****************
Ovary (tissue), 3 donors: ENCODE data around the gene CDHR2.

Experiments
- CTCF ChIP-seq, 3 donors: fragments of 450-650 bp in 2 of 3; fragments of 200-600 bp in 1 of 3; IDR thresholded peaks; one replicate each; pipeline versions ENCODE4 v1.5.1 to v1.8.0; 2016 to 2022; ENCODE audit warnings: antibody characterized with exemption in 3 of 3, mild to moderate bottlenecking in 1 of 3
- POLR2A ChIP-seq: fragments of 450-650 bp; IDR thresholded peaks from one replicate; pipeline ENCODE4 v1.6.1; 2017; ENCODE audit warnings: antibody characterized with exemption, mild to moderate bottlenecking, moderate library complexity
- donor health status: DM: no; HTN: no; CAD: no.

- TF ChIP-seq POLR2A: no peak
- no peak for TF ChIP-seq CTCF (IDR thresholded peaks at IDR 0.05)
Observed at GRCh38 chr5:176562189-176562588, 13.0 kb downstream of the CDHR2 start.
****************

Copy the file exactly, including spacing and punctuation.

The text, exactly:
Ovary (tissue), 3 donors: ENCODE data around the gene CDHR2.

Experiments
- CTCF ChIP-seq, 3 donors: fragments of 450-650 bp in 2 of 3; fragments of 200-600 bp in 1 of 3; IDR thresholded peaks; one replicate each; pipeline versions ENCODE4 v1.5.1 to v1.8.0; 2016 to 2022; ENCODE audit warnings: antibody characterized with exemption in 3 of 3, mild to moderate bottlenecking in 1 of 3
- POLR2A ChIP-seq: fragments of 450-650 bp; IDR thresholded peaks from one replicate; pipeline ENCODE4 v1.6.1; 2017; ENCODE audit warnings: antibody characterized with exemption, mild to moderate bottlenecking, moderate library complexity
- donor health status: DM: no; HTN: no; CAD: no.

- TF ChIP-seq POLR2A: no peak
- no peak for TF ChIP-seq CTCF (IDR thresholded peaks at IDR 0.05)
Observed at GRCh38 chr5:176562189-176562588, 13.0 kb downstream of the CDHR2 start.